Considered to be the very earliest depiction of a Western Australian scene, Case de la Terre de Lewin (Lot 1) by Charles-Alexandre Lesueur, dated as probably June 1801, at the Vasse River near Busselton, carried estimates of $200,000-300,000 underlining the full importance of this postcard sized small pen, ink and graphite drawing, 9.8 x 17.5 cm. This was fully realised as it sold under the hammer for $240,000 hammer price – a very healthy beginning.
Nicolas-Martin Petit’s Full-length Portrait of a Timorese Woman Holding her Baby (Lot 2 , along with (Lot 3), a very similar image, sold for $35,000 hp and $38,000 hp at the low estimates of $35,000-55,000 on each lot.
Lesueur’s A Scene in the Cemetery in the Hills behind Kupang, August – November 1801 (Lot 3 ) sold for $35,000 hp, also at the low expectations of $35,000-45,000.
Perhaps the most evocative image, Petit’s portrait Sauvage de l’île Van Diemen, from 1802 (Lot 6 ), came with estimates of $600,000-800,000, challenging the realms of the highest ever prices paid for a watercolour at auction in Australia, which was set by Sotheby’s in May 2009, with the sale of another colonial work, Conrad Martens’ Campbell’s Wharf for a hammer price of $480,000.
Petit’s portrait measuring 17.7 x 15.1 cm did sell for a spectacular $580,000 hammer, and therefore broke this record, only for this record to be broken two lots later, when Sauvage de l’Île Van Diemen (Lot 8 , 1802, and (slightly) larger at 21.1 x 32.3 cm, sold for $680,000 hp on estimates of $700,000-900,000, and to the same bidder paddle number 884.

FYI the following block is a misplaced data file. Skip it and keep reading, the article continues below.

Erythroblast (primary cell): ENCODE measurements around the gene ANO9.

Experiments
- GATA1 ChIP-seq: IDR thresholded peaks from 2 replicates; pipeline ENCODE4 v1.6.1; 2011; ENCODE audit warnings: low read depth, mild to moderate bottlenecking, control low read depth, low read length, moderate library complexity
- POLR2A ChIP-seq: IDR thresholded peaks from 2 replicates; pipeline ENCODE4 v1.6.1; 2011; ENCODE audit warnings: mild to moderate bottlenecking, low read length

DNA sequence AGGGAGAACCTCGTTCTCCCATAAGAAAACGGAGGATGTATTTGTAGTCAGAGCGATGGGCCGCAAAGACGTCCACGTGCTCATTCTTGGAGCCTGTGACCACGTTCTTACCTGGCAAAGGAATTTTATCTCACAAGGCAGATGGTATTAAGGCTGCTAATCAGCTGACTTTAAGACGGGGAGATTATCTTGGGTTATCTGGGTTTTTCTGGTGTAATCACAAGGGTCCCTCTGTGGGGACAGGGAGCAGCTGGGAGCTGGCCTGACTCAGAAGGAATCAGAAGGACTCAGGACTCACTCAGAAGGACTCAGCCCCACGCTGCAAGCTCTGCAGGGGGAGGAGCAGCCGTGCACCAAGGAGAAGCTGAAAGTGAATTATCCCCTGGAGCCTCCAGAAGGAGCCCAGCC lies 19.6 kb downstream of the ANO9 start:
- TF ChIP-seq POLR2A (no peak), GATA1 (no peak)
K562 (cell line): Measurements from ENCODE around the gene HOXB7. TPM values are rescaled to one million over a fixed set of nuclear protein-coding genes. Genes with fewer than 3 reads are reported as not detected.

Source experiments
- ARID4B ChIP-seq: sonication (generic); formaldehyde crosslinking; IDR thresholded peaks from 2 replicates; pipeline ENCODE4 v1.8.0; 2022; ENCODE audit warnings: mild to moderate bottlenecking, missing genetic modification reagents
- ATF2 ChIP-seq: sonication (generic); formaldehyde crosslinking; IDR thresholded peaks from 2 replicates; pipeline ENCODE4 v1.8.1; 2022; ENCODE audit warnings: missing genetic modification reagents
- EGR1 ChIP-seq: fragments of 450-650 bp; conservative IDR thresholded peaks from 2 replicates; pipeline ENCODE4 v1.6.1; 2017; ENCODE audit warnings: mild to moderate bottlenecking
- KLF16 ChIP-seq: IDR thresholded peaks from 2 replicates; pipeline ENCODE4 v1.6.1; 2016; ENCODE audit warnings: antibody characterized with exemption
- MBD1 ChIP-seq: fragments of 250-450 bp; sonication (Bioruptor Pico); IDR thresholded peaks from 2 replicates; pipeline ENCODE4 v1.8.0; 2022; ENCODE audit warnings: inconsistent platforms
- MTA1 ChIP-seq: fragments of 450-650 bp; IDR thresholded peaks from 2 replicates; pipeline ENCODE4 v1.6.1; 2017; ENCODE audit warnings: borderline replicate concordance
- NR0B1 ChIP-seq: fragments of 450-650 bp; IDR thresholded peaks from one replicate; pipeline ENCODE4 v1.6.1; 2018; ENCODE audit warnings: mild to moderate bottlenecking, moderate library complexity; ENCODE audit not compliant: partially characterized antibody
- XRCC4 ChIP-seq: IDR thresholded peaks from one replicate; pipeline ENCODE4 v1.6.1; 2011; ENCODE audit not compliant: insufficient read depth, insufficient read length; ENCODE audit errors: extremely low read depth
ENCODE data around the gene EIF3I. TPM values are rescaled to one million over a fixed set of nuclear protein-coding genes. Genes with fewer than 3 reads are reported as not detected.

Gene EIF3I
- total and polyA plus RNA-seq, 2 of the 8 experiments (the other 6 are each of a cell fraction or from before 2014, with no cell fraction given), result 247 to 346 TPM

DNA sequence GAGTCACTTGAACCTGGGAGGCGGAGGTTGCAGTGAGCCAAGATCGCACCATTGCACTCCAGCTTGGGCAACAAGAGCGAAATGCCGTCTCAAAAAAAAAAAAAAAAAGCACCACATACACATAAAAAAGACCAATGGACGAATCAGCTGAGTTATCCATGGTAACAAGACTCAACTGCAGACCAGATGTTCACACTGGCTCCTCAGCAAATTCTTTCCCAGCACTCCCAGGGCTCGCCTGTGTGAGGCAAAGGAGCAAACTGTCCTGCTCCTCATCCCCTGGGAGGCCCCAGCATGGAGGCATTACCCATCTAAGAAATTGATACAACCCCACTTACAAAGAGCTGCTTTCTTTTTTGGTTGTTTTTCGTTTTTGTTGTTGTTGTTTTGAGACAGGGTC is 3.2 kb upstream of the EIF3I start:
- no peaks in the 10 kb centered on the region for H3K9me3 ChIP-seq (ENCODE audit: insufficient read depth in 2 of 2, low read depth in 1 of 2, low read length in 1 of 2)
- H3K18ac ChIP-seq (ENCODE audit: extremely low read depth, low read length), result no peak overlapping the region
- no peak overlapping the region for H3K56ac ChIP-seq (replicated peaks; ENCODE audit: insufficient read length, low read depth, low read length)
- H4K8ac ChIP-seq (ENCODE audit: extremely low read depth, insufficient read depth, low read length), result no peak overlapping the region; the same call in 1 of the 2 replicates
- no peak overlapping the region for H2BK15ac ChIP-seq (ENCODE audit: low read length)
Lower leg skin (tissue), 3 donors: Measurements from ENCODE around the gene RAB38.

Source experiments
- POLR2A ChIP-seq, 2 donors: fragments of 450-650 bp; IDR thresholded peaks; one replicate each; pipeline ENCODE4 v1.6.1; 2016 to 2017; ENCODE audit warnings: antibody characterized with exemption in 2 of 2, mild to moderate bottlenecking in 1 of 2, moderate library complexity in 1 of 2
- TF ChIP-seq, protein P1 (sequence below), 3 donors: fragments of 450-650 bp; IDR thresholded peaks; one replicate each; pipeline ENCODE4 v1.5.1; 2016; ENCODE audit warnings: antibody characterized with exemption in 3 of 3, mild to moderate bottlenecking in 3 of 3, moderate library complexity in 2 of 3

Bidder number 884 had more money to spend, and also bought Aboriginal Warrior with Spear (Lot 10), a highly detailed drawing of 27.8 x 21.4 cm estimated at $350,000-450,000, selling below that at $320,000 hp, but nonetheless an extraordinary result.
Interestingly, lot 12 and 13 appear to have been sold as one lot in the French sale, but perhaps they were stuck together and separated, as they were listed as recto / verso (but I speculate). Anyway, bidder 884 was keen to purchase the first of these lots, Aboriginal Woman being competed for by two rival Groups … (Lot 12) and paid $140,000 hp for it on estimates of $150,000-250,000, but chose to ignore the opportunity to purchase the quite similar lot 13 which passed in.